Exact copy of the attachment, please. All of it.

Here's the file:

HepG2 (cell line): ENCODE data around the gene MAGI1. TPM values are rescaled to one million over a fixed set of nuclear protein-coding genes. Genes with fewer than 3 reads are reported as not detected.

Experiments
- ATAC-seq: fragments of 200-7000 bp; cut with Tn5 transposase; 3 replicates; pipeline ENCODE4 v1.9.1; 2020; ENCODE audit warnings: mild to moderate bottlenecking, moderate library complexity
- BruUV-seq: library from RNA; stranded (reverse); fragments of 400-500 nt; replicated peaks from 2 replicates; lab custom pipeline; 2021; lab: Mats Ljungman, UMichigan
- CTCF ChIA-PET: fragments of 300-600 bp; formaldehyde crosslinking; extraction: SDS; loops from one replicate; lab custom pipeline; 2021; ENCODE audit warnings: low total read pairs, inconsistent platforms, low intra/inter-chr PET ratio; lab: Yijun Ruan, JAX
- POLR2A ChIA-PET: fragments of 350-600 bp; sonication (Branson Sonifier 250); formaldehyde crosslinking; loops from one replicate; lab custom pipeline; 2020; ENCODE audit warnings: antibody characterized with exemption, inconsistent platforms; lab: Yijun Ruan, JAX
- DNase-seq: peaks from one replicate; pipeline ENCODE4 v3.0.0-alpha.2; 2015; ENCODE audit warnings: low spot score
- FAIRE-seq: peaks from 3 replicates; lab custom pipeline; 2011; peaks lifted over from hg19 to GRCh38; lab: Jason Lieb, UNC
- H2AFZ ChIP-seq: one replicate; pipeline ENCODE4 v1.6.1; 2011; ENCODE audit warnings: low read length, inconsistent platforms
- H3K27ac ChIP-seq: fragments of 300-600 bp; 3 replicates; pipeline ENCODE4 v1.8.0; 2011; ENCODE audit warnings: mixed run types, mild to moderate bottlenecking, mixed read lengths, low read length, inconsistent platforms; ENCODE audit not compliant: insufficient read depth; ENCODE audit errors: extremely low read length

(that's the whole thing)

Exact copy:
HepG2 (cell line): ENCODE data around the gene MAGI1. TPM values are rescaled to one million over a fixed set of nuclear protein-coding genes. Genes with fewer than 3 reads are reported as not detected.

Experiments
- ATAC-seq: fragments of 200-7000 bp; cut with Tn5 transposase; 3 replicates; pipeline ENCODE4 v1.9.1; 2020; ENCODE audit warnings: mild to moderate bottlenecking, moderate library complexity
- BruUV-seq: library from RNA; stranded (reverse); fragments of 400-500 nt; replicated peaks from 2 replicates; lab custom pipeline; 2021; lab: Mats Ljungman, UMichigan
- CTCF ChIA-PET: fragments of 300-600 bp; formaldehyde crosslinking; extraction: SDS; loops from one replicate; lab custom pipeline; 2021; ENCODE audit warnings: low total read pairs, inconsistent platforms, low intra/inter-chr PET ratio; lab: Yijun Ruan, JAX
- POLR2A ChIA-PET: fragments of 350-600 bp; sonication (Branson Sonifier 250); formaldehyde crosslinking; loops from one replicate; lab custom pipeline; 2020; ENCODE audit warnings: antibody characterized with exemption, inconsistent platforms; lab: Yijun Ruan, JAX
- DNase-seq: peaks from one replicate; pipeline ENCODE4 v3.0.0-alpha.2; 2015; ENCODE audit warnings: low spot score
- FAIRE-seq: peaks from 3 replicates; lab custom pipeline; 2011; peaks lifted over from hg19 to GRCh38; lab: Jason Lieb, UNC
- H2AFZ ChIP-seq: one replicate; pipeline ENCODE4 v1.6.1; 2011; ENCODE audit warnings: low read length, inconsistent platforms
- H3K27ac ChIP-seq: fragments of 300-600 bp; 3 replicates; pipeline ENCODE4 v1.8.0; 2011; ENCODE audit warnings: mixed run types, mild to moderate bottlenecking, mixed read lengths, low read length, inconsistent platforms; ENCODE audit not compliant: insufficient read depth; ENCODE audit errors: extremely low read length